"The bear lives outside in nature."
Translation:Bjørnen lever ute i naturen.
"Jeg bor i Oslo" = I live in Oslo "Bjørnen lever ute i naturen" = The bear lives outside in the nature
Perhaps "lever" is more like living somewhere in general? And "bor" is used when inhabiting a city or a house etc?
Yes, '(ut/ute) i naturen' is almost exclusively used with the definite form.
You can think of it as 'out in the woods/fields' in English, just covering all of nature.
From the examples I know, English is somewhat unusual in not using a definite article here.
Utenfor: Katter er utenfor huset. (Outside of a certain location) Ute: Katten er ute. (They're outside; ute is used in stationary situations.) Ut: Kattene går ut huset. (They're currently going out of the house; movement)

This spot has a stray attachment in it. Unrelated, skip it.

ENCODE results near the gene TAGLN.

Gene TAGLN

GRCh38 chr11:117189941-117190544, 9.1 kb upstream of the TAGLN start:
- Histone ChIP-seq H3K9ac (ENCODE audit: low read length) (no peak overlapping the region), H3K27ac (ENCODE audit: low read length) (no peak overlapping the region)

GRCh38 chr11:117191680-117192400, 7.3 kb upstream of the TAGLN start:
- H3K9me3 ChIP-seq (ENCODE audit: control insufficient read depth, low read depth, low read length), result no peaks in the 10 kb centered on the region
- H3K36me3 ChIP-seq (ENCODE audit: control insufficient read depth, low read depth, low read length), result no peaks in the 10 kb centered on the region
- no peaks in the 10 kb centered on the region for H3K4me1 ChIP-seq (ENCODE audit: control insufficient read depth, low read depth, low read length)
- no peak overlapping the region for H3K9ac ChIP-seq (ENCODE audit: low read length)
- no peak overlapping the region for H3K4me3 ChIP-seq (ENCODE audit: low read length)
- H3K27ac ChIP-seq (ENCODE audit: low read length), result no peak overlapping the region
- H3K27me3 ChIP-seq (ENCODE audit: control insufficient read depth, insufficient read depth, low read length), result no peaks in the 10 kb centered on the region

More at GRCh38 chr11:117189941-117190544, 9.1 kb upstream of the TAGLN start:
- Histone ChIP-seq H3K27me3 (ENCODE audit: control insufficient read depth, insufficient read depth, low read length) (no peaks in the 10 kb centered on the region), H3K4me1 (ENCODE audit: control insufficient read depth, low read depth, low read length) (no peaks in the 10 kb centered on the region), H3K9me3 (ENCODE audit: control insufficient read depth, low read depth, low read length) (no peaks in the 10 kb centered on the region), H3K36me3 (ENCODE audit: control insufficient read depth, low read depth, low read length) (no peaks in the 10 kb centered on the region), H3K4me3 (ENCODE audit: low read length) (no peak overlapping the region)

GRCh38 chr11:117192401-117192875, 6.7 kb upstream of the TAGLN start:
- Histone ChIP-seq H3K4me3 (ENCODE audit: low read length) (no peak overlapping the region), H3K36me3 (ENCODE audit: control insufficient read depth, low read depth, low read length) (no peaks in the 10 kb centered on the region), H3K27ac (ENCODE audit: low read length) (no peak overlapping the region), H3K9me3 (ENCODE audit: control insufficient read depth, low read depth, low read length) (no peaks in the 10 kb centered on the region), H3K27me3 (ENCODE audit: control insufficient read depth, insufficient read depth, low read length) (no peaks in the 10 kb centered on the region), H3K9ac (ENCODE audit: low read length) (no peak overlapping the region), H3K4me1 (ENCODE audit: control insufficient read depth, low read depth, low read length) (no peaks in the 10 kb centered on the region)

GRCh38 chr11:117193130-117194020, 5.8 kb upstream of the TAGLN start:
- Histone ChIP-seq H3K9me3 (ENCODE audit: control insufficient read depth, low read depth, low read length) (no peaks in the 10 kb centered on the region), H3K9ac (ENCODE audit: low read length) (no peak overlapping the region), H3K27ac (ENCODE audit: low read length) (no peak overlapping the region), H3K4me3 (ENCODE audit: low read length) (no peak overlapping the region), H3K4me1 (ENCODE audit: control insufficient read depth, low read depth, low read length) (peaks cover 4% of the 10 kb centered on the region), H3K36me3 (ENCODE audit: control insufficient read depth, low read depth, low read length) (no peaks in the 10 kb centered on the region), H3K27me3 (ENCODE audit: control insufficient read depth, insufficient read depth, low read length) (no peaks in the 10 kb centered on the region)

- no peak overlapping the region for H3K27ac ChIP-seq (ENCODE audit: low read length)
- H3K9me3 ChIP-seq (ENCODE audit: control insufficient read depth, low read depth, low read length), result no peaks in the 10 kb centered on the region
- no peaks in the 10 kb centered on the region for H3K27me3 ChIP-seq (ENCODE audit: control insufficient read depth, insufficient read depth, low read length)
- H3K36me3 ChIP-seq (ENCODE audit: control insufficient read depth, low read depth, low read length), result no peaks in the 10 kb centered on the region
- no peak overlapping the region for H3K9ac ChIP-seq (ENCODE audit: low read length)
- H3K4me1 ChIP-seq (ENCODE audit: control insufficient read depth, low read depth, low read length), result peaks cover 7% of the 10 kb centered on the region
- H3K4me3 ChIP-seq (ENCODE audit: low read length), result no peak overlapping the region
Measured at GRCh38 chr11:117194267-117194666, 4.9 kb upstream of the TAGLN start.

This is a very stilted 'unnatural' sentence in English. Being given such awkward english translations is discouraging and confusing
I wouldn't consider this an unnatural sounding sentence in English. It's not particularly wordy and it makes sense grammatically.
It's unnatural because English doesn't use the word "nature" that way. We'd say "in the wild".
when do you use natur as opposed to nature? And does bor apply to only humans, but lever is for animals?
I think bo definitely carries the sense of "reside". That means you could really use either in this sentence, but you couldn't in a sentence like "he lives a good life". That would have to be leve.